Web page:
Auditory verbal working memory as a predictor of speech perception in modulated maskers in normal-hearing listeners

Rebecca E. Millman, Sven Mattys

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Purpose: Background noise can interfere with our ability to understand speech. Working memory capacity (WMC) has been shown to contribute to the perception of speech in modulated noise maskers. WMC has been assessed with a variety of auditory and visual tests, often pertaining to different components of working memory. This study assessed the relationship between speech perception in modulated maskers and components of auditory verbal working memory (AVWM) over a range of signal-to-noise ratios.
Method: Speech perception in noise and AVWM were measured in 30 listeners (age range 31-67 years) with normal hearing. AVWM was estimated using forward digit recall, backward digit recall, and non-word repetition.
Results: After controlling for the effects of age and average pure-tone hearing threshold, speech perception in modulated maskers was related to individual differences in the phonological component of working memory (as assessed by non-word repetition) but only in the least favorable SNR. The executive component of working memory (as assessed by backward digit) was not predictive of speech perception in any conditions.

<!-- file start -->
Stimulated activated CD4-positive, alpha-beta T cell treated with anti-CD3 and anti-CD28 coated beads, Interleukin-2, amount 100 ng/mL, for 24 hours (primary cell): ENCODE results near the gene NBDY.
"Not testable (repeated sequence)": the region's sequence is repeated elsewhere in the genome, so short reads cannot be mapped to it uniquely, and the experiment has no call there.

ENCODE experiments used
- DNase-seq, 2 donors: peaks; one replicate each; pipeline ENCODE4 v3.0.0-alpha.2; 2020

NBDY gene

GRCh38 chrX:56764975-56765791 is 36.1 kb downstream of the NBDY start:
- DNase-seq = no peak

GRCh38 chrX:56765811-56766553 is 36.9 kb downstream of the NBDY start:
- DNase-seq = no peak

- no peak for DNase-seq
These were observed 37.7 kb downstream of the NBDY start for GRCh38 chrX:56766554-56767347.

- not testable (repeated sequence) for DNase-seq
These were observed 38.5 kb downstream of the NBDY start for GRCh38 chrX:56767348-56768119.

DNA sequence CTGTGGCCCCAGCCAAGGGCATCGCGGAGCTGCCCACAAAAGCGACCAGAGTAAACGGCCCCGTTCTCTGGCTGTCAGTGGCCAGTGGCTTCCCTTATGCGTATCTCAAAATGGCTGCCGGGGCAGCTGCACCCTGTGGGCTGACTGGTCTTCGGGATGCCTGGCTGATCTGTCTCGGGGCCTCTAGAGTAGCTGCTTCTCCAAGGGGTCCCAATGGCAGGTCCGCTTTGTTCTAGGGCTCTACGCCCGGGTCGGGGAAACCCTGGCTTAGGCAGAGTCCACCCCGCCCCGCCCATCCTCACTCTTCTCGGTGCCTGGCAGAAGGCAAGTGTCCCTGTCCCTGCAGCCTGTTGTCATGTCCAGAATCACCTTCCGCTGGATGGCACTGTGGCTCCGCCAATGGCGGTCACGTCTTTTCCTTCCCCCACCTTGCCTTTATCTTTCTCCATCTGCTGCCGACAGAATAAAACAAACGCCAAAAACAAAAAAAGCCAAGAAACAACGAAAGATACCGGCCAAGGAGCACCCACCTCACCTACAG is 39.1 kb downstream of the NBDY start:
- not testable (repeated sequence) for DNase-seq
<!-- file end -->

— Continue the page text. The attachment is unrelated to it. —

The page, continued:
Conclusions: AVWM is predictive of the ability to benefit from temporal dips in modulated maskers: Listeners with greater phonological WMC are better able to correctly identify sentences in modulated noise backgrounds.
Original languageEnglish
JournalJournal of speech, language, and hearing research
Publication statusAccepted/In press - 28 Oct 2016

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